Portuguese Independence Regained
House of Braganca, 1640-1700
French Revolution
Impact on Portugal

Portugal in the 18th Century : Absolutism

The Dutch, and later the French and the English ruled the seas. In order to profit from it's colonial Empire, Portugal depended on peace. It's location on the periphery of the Iberian peninsula enabled it to stay out of Europe's many conflicts.
Absolutism was introduced to Portuguese politics by King John VI. (1706-1750). The METHUEN TREATY of 1703 gave Portuguese wine virtually a monopoly on the English market, and English merchants a privileged position on the Portuguese market. Gold found in Brazil and the expanded cultivation of coffee contributed to moderate prosperity. The economic heart of the Portuguese Empire shifted to Brazil; the king considered the idea to move his court from Lisbon to Rio de Janeiro. Worse for Lisbon, the city was struck by a mighty earthquake in 1755.
King Joseph II.'s minister, the MARQUIS DE POMBAL, became the dominant figure in Portuguese politics. He was called an "enlightened despot", expelled the Jesuits (1759), reformed education, handed out charters for trading companies and manufactures. To break the power of the church, he even severed diplomatic relations with the Holy See in 1760. When Spanish troops invaded the country during the 7 YEARS WAR, the Portuguese, with British aid, were able to defeat the invaders in 1762.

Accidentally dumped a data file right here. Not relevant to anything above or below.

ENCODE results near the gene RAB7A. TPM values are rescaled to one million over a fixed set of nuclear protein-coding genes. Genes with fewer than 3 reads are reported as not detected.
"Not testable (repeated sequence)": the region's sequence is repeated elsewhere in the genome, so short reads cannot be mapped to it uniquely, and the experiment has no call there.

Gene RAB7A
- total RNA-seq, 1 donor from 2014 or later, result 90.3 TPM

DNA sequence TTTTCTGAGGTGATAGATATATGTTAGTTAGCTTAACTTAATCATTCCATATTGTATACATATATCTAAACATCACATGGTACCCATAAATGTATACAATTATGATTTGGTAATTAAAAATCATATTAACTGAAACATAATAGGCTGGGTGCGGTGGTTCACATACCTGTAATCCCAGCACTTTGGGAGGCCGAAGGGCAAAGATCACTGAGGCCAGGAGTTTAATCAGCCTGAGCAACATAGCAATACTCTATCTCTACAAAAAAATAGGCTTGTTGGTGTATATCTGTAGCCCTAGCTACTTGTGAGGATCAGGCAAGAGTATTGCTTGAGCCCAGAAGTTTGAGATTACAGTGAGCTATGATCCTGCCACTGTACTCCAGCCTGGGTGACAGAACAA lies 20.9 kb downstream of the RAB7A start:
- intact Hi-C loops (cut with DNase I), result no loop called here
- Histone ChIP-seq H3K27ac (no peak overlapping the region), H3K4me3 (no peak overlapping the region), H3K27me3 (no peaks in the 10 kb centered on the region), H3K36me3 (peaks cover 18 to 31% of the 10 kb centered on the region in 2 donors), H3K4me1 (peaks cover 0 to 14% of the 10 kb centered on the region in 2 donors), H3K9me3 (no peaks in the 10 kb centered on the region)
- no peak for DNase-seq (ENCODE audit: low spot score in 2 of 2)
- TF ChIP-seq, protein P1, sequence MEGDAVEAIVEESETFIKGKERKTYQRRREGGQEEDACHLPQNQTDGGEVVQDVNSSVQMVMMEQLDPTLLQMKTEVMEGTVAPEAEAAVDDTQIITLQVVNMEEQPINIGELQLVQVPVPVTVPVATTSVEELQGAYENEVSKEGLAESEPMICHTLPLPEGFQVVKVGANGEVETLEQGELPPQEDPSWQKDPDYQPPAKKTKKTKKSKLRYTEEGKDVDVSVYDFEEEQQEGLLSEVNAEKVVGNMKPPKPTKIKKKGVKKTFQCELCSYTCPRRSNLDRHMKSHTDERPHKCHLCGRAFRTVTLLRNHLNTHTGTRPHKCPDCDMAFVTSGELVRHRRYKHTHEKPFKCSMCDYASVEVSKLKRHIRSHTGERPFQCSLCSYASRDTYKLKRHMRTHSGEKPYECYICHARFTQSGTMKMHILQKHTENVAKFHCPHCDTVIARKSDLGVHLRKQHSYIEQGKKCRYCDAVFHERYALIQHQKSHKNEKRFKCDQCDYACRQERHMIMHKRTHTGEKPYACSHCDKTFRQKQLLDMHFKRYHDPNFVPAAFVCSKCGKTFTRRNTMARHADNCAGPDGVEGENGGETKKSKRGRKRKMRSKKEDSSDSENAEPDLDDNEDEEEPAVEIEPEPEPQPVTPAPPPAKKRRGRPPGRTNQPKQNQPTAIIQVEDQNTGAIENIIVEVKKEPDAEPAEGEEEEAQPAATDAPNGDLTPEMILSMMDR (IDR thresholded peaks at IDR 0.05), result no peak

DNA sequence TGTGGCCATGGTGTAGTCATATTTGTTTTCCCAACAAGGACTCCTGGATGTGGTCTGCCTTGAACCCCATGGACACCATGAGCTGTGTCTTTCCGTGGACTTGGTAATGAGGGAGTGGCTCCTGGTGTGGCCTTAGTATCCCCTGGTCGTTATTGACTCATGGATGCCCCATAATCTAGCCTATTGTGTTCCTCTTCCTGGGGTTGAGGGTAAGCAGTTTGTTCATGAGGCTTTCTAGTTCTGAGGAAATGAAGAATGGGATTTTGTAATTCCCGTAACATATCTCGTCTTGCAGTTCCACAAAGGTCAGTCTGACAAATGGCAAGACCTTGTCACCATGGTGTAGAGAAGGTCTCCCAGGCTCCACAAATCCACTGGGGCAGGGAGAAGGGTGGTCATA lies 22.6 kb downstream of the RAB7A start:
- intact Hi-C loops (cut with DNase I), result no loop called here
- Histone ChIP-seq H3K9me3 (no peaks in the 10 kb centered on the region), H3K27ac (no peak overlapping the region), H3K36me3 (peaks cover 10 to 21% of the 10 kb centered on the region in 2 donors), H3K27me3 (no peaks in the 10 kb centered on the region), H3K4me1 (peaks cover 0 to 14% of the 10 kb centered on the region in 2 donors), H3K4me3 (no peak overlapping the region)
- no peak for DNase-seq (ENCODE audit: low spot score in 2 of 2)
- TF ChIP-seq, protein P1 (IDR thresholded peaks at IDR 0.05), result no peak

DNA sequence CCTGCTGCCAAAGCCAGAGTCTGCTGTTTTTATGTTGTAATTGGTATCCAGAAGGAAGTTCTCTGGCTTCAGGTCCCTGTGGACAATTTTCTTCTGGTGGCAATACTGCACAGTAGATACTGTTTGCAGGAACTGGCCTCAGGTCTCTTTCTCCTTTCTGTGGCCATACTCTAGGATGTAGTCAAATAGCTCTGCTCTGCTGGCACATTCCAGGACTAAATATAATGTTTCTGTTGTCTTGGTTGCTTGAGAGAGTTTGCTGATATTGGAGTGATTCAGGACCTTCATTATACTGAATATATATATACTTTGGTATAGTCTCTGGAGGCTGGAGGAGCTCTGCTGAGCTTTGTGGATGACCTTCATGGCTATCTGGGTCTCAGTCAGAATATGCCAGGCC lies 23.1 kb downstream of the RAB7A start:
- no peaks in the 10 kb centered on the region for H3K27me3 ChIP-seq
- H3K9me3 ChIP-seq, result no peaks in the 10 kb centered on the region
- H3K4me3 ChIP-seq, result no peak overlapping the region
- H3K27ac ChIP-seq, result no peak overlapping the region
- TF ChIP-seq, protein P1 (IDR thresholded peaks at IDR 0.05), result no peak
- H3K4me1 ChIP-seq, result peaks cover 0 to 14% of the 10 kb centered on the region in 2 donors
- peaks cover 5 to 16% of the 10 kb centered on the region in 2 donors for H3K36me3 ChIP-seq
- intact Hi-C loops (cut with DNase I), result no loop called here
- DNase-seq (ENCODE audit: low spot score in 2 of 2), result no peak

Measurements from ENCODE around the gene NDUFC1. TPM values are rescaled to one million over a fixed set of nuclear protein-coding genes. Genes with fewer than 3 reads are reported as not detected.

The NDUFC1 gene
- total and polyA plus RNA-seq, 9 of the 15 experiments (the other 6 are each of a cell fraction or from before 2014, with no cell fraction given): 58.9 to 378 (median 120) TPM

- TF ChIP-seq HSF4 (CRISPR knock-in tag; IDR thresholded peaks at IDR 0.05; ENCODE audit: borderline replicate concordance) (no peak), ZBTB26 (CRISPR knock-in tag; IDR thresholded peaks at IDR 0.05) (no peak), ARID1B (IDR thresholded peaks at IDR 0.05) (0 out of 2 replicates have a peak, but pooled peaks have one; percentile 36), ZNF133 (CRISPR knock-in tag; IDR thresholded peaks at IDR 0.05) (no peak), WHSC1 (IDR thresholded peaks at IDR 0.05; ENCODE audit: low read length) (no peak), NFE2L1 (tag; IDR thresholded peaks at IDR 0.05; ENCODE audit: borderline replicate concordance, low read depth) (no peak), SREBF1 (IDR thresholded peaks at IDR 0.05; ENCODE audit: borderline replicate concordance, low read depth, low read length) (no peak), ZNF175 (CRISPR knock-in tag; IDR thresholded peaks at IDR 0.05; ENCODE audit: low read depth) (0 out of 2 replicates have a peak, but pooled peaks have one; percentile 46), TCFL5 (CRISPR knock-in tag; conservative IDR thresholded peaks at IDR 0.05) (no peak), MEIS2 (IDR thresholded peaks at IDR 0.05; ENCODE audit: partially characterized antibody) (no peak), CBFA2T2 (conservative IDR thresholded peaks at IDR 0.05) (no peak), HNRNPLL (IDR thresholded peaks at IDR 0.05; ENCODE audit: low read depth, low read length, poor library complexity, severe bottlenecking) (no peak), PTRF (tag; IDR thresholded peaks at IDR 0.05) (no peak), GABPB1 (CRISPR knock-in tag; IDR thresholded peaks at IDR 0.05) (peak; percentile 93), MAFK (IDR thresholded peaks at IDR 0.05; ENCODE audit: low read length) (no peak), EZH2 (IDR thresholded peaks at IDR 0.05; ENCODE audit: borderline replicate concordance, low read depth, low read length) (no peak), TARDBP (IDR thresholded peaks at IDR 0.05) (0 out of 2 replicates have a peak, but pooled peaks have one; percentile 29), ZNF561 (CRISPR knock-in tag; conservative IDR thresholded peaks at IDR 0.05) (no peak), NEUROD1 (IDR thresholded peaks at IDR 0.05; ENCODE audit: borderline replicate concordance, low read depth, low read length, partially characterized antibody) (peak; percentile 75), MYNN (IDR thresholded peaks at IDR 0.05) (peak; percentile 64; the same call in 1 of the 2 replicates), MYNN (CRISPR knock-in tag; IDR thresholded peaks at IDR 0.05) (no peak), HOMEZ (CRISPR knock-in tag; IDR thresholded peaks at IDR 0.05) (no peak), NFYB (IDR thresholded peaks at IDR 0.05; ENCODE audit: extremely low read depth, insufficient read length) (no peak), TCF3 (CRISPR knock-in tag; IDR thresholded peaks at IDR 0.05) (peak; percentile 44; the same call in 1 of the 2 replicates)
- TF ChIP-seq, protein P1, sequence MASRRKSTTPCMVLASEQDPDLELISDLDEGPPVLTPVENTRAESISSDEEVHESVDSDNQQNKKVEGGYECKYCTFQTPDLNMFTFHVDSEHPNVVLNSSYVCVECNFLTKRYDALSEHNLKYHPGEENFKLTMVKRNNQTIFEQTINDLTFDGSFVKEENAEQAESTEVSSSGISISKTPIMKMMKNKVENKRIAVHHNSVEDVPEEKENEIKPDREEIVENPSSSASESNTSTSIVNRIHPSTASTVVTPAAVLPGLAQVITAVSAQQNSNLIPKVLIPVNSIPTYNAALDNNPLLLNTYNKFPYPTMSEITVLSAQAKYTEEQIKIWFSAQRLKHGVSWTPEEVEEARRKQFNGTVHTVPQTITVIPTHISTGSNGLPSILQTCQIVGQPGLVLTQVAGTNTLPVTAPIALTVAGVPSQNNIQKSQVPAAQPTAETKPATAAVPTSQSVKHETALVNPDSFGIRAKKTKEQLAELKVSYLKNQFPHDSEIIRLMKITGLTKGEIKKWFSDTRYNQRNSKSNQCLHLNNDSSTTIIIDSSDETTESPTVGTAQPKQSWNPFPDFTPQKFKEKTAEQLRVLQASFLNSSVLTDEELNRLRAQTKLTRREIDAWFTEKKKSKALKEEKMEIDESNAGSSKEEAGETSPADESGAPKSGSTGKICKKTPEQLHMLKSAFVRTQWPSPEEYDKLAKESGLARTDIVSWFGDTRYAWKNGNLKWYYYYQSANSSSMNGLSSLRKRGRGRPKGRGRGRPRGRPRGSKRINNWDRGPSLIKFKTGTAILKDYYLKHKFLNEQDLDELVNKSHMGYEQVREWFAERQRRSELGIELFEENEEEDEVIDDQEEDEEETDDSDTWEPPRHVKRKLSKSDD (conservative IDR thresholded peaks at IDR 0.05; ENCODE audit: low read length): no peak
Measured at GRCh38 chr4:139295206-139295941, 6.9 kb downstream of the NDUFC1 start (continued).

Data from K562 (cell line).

De Pombal's dictatorship ended with the death of King Jose II. in 1777; he was dismissed, many of those imprisoned under de Pombal were released and the diplomatic ties with the Holy See were renewed.

Library of Congress, Country Studies : Portugal
History of Portugal by Dark Angel
Biography of the Marquis de Pombal, from Catholic Encyclopedia, another one from infoplease
Biography of King John V. from infoplease
REFERENCE David Birmingham, A Concise History of Portugal, Cambridge Concise Histories, 1993, 210 pp.

This page is part of World History at KMLA
First posted in 2000, last revised on November 9th 2004

Click here to go Home
Click here to go to Information about KMLA, WHKMLA, the author and webmaster
Click here to go to Statistics

Impressum · Datenschutz